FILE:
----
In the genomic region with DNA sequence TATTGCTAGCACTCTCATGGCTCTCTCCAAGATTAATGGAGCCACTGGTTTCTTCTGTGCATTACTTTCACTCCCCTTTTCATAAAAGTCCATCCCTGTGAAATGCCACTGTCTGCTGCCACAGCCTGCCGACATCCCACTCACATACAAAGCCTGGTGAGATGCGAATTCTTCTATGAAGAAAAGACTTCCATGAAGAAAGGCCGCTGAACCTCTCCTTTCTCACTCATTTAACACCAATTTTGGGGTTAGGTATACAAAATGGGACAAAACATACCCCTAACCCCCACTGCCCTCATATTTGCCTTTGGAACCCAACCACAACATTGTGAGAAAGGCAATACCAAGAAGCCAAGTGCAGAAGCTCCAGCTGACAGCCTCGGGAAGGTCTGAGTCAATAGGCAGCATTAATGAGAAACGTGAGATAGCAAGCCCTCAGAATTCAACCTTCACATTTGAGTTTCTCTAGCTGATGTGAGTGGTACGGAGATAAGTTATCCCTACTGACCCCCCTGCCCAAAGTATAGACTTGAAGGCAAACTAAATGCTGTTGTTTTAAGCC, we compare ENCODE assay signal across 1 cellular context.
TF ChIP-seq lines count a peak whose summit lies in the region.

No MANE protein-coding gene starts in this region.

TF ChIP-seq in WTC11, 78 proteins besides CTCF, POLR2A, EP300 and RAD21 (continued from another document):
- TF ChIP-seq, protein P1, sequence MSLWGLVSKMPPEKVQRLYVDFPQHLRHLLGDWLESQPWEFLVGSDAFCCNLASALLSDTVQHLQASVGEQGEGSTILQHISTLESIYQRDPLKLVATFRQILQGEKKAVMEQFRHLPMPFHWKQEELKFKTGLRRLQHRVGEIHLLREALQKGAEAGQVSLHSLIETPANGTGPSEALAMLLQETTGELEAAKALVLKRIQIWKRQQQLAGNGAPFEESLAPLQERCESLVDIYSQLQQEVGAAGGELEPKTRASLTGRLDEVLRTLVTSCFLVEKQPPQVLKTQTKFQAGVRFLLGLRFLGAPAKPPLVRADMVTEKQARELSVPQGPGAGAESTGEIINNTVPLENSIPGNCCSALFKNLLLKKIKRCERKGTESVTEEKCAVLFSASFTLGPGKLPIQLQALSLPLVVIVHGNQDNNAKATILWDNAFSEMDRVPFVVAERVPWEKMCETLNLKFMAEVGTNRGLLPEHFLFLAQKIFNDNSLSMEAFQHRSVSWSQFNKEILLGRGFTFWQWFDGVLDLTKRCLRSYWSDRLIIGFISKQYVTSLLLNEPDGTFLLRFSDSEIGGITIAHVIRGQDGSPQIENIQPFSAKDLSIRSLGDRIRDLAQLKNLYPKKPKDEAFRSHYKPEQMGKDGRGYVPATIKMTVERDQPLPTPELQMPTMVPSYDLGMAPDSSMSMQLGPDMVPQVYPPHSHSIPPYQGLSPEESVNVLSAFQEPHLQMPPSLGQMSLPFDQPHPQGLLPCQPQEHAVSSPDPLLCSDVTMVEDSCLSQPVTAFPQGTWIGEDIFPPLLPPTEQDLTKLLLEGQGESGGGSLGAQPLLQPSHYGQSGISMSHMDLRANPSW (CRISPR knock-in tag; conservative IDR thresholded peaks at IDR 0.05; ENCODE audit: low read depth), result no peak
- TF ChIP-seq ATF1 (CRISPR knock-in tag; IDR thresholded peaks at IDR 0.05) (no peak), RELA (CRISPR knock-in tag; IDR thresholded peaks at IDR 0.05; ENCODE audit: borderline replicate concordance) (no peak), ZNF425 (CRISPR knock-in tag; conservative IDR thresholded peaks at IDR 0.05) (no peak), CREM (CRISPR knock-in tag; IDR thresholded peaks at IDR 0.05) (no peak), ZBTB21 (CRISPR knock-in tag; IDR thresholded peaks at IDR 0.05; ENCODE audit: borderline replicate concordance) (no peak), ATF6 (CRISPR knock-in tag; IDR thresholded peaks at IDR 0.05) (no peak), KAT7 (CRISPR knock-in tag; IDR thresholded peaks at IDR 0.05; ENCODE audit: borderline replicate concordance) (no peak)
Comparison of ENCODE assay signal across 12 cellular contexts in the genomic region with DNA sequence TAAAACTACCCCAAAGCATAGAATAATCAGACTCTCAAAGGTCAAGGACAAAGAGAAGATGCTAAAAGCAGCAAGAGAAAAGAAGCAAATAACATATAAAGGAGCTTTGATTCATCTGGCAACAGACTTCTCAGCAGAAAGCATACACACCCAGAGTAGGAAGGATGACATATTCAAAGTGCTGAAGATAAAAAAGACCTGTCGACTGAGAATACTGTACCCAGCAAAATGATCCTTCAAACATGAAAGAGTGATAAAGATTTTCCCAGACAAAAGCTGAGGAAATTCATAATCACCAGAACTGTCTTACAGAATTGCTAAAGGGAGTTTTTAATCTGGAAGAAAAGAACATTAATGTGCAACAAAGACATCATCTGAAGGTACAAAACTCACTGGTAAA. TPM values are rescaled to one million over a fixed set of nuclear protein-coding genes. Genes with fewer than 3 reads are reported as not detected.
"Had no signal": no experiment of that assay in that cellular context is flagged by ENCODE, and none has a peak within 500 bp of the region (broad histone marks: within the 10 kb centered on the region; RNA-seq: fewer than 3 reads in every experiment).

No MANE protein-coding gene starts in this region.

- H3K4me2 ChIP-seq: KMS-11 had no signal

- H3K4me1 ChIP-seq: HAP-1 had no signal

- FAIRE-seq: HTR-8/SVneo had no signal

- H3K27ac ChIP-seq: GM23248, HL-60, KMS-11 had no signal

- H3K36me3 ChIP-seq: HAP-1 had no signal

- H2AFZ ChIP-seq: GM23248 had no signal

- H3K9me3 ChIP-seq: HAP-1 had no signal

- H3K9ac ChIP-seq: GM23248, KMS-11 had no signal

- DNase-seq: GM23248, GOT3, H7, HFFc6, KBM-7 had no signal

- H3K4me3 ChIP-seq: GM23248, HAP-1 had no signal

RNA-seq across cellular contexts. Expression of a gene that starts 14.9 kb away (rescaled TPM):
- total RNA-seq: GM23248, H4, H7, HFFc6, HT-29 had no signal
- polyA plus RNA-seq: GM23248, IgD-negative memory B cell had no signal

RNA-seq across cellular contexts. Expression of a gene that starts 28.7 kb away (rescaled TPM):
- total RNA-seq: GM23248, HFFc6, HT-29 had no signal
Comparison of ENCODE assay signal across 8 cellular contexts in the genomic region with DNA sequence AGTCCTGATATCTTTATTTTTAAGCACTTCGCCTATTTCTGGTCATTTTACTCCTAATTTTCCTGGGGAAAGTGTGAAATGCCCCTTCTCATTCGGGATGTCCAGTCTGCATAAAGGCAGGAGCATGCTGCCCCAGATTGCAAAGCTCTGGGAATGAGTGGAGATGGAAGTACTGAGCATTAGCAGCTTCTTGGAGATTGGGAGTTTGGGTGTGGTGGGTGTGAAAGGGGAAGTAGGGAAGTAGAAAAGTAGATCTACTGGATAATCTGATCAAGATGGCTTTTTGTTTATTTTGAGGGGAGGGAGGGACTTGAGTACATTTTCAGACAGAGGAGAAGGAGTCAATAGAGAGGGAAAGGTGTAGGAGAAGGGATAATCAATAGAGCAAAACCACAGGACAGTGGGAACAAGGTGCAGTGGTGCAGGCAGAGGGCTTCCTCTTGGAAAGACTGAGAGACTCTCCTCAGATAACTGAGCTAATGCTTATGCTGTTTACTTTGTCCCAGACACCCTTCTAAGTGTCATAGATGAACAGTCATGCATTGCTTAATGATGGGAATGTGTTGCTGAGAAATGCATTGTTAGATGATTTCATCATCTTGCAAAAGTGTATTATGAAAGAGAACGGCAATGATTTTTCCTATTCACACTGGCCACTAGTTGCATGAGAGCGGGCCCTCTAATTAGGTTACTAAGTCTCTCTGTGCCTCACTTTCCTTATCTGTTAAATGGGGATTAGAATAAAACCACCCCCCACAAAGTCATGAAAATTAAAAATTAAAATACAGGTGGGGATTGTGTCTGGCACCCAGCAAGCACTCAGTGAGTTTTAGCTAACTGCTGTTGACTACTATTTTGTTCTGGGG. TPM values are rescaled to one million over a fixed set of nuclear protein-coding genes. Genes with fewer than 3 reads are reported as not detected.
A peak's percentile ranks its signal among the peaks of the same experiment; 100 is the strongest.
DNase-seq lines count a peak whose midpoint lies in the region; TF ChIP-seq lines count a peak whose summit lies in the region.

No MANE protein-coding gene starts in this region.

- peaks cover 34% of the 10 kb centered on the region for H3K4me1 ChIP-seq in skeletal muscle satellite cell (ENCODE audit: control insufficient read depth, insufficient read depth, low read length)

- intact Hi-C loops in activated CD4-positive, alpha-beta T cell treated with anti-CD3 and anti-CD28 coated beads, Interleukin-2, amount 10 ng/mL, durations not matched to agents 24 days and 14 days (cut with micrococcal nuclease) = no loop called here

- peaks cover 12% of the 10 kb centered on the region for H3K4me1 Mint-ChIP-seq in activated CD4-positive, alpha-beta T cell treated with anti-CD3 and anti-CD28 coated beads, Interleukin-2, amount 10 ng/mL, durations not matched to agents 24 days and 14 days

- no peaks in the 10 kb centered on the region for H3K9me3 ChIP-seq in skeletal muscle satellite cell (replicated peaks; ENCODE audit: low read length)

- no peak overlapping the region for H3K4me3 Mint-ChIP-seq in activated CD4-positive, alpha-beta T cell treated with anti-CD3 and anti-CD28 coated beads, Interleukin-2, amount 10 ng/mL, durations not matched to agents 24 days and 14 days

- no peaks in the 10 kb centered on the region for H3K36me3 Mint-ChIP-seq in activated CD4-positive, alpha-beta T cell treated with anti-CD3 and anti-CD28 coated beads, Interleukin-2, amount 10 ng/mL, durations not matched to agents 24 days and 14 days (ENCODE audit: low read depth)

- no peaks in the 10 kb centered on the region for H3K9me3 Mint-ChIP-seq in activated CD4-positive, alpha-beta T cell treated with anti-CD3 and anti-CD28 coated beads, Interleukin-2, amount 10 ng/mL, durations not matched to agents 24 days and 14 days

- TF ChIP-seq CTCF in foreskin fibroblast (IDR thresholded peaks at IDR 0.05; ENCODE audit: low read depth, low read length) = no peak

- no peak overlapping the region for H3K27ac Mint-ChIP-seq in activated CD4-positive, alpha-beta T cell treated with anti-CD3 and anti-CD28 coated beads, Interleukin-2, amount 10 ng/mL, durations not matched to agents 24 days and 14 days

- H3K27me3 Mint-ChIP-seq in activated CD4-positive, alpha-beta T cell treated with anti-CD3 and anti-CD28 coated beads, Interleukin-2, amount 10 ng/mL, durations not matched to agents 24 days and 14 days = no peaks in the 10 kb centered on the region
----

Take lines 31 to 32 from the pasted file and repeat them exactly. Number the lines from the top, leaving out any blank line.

- peaks cover 12% of the 10 kb centered on the region for H3K4me1 Mint-ChIP-seq in activated CD4-positive, alpha-beta T cell treated with anti-CD3 and anti-CD28 coated beads, Interleukin-2, amount 10 ng/mL, durations not matched to agents 24 days and 14 days

- no peaks in the 10 kb centered on the region for H3K9me3 ChIP-seq in skeletal muscle satellite cell (replicated peaks; ENCODE audit: low read length)